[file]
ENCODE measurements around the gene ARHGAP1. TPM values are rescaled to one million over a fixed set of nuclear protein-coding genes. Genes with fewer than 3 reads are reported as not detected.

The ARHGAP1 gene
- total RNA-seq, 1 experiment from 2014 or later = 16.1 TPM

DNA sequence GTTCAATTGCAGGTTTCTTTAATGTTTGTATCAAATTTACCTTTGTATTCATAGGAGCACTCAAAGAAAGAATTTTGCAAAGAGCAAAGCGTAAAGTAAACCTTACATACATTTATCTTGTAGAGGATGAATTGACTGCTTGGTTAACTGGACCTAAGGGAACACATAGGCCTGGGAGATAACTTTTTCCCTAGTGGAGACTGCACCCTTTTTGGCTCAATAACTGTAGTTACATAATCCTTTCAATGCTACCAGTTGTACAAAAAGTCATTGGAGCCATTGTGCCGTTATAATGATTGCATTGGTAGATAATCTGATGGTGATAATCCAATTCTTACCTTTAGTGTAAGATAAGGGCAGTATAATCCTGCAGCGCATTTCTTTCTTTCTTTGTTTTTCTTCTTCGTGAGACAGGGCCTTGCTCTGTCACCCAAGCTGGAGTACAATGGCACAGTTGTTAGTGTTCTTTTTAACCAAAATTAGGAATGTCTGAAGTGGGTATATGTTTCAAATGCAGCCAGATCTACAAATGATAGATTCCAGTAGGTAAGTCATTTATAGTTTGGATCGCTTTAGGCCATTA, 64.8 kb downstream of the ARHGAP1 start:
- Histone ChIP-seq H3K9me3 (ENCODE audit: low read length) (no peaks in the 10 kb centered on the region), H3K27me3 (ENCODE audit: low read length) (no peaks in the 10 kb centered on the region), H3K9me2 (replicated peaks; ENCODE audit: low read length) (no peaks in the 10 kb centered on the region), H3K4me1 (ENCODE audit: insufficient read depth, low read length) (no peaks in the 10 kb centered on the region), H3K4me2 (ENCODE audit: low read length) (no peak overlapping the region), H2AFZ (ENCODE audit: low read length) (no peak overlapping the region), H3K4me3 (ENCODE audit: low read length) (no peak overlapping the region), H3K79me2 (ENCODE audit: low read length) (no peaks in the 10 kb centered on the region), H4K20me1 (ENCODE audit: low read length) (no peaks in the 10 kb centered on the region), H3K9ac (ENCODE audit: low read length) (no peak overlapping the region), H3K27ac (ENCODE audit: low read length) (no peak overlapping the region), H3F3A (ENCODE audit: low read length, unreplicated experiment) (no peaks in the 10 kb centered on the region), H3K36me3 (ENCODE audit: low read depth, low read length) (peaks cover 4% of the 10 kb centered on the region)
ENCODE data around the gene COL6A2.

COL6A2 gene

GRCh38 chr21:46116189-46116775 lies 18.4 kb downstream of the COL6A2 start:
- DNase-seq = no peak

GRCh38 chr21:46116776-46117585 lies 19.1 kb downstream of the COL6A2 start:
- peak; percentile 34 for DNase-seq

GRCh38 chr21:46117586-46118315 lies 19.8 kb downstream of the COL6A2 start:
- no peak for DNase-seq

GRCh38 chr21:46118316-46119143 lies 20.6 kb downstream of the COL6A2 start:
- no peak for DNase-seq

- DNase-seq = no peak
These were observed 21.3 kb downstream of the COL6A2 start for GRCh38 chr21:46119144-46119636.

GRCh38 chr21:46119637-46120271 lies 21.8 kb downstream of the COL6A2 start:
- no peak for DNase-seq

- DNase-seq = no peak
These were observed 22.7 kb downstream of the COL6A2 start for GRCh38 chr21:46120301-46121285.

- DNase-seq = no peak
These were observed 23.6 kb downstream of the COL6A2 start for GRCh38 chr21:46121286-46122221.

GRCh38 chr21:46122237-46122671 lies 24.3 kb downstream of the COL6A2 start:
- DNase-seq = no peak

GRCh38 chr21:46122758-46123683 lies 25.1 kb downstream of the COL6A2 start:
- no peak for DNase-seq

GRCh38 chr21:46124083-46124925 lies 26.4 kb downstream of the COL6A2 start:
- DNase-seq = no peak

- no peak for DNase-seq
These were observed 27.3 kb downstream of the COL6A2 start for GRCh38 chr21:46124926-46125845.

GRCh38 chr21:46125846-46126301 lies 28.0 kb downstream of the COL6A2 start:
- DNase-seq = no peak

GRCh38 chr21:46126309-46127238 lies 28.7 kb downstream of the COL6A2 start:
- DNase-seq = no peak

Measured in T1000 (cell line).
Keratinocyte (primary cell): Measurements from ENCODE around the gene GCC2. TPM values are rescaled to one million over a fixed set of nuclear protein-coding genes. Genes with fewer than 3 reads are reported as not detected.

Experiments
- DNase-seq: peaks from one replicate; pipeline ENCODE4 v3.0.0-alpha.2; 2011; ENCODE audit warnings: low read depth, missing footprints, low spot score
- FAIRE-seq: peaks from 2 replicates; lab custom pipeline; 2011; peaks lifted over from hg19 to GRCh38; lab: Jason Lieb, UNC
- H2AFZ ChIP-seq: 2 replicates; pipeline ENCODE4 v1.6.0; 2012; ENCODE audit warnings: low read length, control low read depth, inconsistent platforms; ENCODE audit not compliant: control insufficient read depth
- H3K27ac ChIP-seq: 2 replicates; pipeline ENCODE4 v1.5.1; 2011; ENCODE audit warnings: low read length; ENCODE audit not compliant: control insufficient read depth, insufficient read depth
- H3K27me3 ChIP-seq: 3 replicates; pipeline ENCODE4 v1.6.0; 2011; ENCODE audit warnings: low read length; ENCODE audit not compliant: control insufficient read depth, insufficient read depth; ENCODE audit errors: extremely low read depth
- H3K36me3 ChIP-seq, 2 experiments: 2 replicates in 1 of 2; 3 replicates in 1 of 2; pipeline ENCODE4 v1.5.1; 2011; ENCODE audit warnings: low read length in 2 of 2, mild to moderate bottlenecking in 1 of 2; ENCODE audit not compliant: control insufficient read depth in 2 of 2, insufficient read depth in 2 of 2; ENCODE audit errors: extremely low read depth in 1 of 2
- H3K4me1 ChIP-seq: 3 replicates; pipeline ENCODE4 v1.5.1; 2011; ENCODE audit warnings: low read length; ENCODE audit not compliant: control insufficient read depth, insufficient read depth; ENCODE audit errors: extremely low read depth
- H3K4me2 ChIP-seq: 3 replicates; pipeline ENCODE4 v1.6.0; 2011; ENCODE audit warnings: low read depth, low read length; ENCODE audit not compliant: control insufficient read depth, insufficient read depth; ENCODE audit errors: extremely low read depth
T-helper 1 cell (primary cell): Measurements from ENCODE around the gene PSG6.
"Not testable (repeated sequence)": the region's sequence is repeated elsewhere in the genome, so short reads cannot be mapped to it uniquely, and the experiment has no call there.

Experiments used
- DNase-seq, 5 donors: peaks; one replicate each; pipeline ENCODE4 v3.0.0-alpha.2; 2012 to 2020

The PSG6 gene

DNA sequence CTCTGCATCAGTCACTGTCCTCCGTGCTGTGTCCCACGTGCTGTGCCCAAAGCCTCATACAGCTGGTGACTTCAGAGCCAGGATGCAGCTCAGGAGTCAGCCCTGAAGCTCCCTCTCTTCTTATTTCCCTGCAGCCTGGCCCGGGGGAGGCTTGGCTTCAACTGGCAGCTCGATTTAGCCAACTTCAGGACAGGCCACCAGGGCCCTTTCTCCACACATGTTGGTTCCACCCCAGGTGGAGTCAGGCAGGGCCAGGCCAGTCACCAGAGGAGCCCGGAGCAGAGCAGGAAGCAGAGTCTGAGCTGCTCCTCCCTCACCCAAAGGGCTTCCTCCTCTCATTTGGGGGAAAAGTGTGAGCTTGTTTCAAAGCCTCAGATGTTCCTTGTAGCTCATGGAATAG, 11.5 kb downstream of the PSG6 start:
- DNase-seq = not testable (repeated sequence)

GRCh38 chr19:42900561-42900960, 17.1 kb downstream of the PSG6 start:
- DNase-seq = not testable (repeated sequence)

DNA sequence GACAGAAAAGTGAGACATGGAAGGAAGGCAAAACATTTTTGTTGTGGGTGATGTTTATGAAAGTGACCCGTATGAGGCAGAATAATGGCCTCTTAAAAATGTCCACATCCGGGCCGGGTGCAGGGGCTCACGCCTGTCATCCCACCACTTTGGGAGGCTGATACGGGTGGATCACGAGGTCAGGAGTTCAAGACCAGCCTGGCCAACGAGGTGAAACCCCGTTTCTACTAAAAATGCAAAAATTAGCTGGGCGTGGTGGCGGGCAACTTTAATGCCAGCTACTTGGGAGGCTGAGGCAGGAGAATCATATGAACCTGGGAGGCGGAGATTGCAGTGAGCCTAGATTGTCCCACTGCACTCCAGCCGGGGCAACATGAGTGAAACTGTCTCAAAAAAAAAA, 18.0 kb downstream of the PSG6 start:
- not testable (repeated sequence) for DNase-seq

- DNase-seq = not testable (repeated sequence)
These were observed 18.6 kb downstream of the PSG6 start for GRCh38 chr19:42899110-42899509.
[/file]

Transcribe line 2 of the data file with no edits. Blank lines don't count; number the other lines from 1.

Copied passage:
The ARHGAP1 gene